‘We need to reset the narrative’.
If you work in communications or public affairs, you will almost certainly have heard someone use this phrase at some point in your career.
Probably without explaining what this means, let alone how they plan to do it.
What are narratives?
To oversimplify, users of this phrase often mean that they want to supplant the dominant idea (narrative) around a particular topic, industry or issue. It is almost always one they don’t like, think is untrue, or simply unfavourable to their organisation or cause. They may well feel that the truth (whatever that may be) has been hijacked by bad narratives and want to give their cause or organisation a fair hearing. There can be more than one narrative around an issue, a phenomenon that the economist Robert Shiller refers to as ‘clusters’.
People who work on contentious topics such as immigration, energy generation or healthcare will tell you that shifting perceptions by offering an alternative narrative is a long haul process. This is because existing ones can be deep rooted, highly persuasive and pervasive. And that dislodging them from their privileged position can’t be done exclusively (if at all) with pure facts.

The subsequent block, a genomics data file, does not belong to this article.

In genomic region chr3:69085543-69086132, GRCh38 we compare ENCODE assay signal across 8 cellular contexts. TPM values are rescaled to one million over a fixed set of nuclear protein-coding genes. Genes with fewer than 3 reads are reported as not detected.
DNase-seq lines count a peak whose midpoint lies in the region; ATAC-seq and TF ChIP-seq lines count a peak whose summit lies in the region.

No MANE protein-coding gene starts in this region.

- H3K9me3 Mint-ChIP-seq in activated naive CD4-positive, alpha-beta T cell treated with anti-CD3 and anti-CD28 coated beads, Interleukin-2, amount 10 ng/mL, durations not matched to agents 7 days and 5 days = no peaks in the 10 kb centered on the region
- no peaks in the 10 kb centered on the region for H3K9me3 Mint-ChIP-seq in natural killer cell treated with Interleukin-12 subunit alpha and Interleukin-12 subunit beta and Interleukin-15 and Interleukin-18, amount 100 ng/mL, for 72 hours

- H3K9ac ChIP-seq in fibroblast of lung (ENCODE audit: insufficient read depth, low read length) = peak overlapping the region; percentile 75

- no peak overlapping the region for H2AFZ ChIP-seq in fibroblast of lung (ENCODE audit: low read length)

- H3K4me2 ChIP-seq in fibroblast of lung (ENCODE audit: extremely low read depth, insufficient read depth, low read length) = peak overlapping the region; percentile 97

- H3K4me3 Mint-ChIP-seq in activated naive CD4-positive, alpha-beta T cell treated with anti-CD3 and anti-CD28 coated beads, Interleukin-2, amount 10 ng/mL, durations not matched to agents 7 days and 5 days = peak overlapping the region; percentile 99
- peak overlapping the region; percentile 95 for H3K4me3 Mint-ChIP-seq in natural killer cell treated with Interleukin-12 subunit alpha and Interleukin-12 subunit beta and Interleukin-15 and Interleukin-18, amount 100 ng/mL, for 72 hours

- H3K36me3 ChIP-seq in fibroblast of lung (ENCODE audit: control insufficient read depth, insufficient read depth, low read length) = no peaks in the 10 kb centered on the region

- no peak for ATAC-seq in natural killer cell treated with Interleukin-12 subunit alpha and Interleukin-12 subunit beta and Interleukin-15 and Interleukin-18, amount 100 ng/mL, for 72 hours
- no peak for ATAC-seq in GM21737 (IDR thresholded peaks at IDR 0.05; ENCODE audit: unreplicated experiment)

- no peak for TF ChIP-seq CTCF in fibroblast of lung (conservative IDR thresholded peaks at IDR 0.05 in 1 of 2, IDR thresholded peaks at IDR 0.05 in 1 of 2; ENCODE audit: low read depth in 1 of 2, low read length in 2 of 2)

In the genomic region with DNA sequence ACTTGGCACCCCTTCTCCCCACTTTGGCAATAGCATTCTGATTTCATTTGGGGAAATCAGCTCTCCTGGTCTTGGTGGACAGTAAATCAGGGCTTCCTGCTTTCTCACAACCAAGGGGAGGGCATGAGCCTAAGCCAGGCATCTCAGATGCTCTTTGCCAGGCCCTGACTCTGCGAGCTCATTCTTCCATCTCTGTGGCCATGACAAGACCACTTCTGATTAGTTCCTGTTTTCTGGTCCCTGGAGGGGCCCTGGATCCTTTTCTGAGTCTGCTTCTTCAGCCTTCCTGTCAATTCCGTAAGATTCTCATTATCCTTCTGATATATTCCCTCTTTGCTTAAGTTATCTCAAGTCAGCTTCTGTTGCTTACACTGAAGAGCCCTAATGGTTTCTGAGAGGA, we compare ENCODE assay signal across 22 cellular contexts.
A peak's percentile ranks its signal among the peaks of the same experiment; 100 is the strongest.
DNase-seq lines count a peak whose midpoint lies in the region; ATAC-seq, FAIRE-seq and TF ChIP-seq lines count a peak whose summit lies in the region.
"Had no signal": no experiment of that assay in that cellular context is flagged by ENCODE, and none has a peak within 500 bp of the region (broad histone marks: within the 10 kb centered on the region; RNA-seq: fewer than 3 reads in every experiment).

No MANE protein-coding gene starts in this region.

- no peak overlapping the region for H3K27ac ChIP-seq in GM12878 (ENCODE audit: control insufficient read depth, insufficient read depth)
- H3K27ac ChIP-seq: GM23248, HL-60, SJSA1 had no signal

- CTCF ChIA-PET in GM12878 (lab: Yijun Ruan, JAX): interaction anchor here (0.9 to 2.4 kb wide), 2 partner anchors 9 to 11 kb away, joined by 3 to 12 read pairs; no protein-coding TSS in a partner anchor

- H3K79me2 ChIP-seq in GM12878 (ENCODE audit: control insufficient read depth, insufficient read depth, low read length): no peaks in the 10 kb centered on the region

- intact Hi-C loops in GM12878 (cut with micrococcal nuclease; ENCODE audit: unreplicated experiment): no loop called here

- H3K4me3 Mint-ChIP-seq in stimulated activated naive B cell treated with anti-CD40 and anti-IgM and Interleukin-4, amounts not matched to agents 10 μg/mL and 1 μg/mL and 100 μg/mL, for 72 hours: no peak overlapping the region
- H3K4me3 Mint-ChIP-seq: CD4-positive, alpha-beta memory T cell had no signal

I would even go so far as to venture that it’s not helpful to talk about ‘resetting’ because it’s asking for failure, particularly as social media, misinformation and disinformation make it far harder for any single organisation or actor to control the public debate. ‘Re-balancing’, or even ‘Balancing’ might be a more modest and realistic goal, at least at first.
Watching Get Back, Peter Jackson’s eight-hour documentary about one of The Beatles’ final (and infamous) recording sessions provided some new ideas about how to go about it.
What was going on in Get Back?
For the past 50 years the dominant narrative was that The Beatles hated each other by the time they broke up, that the Let it Be recording sessions were tense and acrimonious and that the whole exercise was so angst ridden that they delayed editing and putting the album out until after they had split up.
Central to this narrative of disharmony was the 1970 Let It Be ’film, director Michael Lindsay Hogg’s 80-minute documentary that he put together from a highly selective edit of more than 60 hours of raw footage. It came out after The Beatles had split up and zoned in on all their flashpoints and sources of tension over the three-week recording period in early January 1969.
But, 50 years later, Peter Jackson’s new film has succeeded in changing that half-century narrative.
Get Back is based on the same footage that was shot over the three-week when The Beatles wrote and recorded the songs that eventually became their final Let it Be album. The pressure they had put themselves under was immense: their target was to write and record 14 songs in three weeks. There were plans for a filmed audience show, their first for three years, so they were rusty as a live group. They had a hard deadline because Ringo Starr was due to start work on a film.